(This article belongs to the Special Issue Ceramic Materials in Oral Applications)
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10 pages, 964 KiB  
Review
Tooth-Derived Matrix Granules for Enhanced Bone Healing: Chemical Composition, Morphological Aspects, and Clinical Outcomes
Ceramics 2022, 5(4), 981-990; https://doi.org/10.3390/ceramics5040070 - 11 Nov 2022
Cited by 2 | Viewed by 1396
Abstract
Bone grafting has increasingly been used in surgical procedures for enhanced bone augmentation. Tooth-derived graft material has received considerable attention due to its chemical composition and autogenous source that can improve bone tissue healing. The main aim of this study was to provide [...] Read more.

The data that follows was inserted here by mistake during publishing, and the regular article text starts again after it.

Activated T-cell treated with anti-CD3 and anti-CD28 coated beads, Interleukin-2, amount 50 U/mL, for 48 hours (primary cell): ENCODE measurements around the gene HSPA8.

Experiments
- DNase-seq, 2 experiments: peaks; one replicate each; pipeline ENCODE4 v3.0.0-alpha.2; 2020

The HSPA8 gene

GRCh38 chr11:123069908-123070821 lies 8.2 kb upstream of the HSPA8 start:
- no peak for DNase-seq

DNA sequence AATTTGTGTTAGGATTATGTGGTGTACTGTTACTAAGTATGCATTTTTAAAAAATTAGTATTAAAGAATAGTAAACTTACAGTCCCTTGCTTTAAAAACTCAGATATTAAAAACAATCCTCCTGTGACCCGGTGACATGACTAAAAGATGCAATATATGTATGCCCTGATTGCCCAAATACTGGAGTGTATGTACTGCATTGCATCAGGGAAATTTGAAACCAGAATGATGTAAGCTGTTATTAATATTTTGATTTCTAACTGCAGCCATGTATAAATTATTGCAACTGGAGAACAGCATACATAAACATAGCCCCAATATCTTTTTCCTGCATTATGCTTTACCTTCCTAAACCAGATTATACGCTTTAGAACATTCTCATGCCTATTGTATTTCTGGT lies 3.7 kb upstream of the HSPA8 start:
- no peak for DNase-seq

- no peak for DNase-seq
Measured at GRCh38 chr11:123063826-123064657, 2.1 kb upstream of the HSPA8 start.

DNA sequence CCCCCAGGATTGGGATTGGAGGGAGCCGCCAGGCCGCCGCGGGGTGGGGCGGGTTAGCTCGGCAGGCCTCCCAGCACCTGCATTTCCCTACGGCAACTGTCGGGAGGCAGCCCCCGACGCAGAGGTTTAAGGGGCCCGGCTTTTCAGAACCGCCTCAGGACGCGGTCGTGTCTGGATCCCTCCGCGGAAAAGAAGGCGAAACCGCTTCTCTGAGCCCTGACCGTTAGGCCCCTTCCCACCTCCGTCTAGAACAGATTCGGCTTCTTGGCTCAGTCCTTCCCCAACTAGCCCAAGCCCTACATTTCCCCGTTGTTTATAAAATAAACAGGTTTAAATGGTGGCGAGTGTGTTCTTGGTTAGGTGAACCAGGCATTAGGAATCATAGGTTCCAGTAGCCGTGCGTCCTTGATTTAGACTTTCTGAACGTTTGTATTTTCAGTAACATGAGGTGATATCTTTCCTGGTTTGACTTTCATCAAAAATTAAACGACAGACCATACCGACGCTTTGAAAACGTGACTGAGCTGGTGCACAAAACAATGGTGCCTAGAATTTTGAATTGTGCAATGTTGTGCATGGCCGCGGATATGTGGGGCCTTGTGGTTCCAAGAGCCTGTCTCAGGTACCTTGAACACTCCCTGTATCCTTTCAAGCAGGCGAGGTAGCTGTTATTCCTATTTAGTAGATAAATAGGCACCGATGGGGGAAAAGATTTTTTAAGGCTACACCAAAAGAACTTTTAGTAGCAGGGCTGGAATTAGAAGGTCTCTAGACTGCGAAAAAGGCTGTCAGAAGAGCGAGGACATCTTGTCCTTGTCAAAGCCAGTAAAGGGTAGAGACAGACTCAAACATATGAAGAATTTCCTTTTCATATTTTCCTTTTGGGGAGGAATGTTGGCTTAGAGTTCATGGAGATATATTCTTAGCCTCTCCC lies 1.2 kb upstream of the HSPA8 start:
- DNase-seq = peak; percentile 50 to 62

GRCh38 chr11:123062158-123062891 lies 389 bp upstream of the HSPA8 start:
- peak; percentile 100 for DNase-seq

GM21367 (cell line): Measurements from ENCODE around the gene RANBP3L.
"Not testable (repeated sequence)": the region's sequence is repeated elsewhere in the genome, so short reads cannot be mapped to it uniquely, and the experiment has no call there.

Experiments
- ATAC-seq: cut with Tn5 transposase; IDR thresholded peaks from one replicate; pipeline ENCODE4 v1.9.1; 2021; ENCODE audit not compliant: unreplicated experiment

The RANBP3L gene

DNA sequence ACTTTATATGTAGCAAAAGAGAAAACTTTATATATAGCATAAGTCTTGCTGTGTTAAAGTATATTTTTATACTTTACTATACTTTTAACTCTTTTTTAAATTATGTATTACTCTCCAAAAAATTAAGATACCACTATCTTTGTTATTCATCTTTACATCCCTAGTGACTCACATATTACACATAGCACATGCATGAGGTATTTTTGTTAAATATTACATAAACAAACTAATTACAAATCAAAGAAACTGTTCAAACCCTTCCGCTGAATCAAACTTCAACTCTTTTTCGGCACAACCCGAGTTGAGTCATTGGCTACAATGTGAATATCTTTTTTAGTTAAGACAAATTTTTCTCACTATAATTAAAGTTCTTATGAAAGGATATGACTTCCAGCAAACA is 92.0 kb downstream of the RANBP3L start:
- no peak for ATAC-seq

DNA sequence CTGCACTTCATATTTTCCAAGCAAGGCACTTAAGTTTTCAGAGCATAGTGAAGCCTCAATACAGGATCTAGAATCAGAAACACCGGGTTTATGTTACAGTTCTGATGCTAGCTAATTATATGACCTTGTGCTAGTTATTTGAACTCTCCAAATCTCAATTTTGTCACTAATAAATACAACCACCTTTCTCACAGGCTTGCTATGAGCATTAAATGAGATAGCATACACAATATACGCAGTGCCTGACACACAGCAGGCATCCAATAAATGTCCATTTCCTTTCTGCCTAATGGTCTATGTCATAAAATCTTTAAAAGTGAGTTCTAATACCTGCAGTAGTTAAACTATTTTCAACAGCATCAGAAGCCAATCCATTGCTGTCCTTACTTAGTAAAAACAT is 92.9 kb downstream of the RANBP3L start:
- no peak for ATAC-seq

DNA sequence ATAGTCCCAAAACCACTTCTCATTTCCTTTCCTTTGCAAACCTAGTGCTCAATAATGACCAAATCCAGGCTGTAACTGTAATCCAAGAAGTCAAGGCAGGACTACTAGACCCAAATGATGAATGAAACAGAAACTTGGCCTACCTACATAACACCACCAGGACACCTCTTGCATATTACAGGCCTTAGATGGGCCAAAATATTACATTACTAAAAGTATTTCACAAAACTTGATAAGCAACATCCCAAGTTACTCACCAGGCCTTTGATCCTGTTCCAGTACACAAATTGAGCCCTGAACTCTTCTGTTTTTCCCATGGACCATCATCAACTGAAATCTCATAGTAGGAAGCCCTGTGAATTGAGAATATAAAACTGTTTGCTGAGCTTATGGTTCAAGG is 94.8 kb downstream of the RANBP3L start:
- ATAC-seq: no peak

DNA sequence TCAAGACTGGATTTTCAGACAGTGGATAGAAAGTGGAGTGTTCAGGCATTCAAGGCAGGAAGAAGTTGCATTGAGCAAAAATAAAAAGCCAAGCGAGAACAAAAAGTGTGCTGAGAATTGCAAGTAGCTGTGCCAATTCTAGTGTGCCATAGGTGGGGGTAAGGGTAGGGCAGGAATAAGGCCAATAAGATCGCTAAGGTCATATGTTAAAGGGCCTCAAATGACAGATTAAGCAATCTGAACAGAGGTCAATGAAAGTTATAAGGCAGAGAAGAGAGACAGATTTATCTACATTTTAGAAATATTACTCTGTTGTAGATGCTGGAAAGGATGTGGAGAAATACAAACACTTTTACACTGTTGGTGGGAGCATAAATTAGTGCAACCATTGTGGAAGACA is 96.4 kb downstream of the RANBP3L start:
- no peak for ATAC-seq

Bone grafting has increasingly been used in surgical procedures for enhanced bone augmentation. Tooth-derived graft material has received considerable attention due to its chemical composition and autogenous source that can improve bone tissue healing. The main aim of this study was to provide a short and comprehensive review on the chemical composition, morphological aspects, and clinical outcomes of bone grafting using tooth-derived matrix granules. Dentin tissue has a chemical composition similar to that on bone tissues regarding the presence of hydroxyapatite, type I collagen, and different growth factors. Dentin-matrix granules are often processed at well-controlled size ranging from approximately 300 up to 1300 µm, while maintaining porosity and organic content. In addition, a dense collagen fiber network is still present after the milling and chemical treatment of dentin granules. Thus, dentin-matrix granules can improve the bone healing process considering their chemical composition, porous structure, and adequate size. However, further in vivo and in vitro studies should be performed taking into consideration different demineralization procedures, remnant organic content, porosity, and granule size. Full article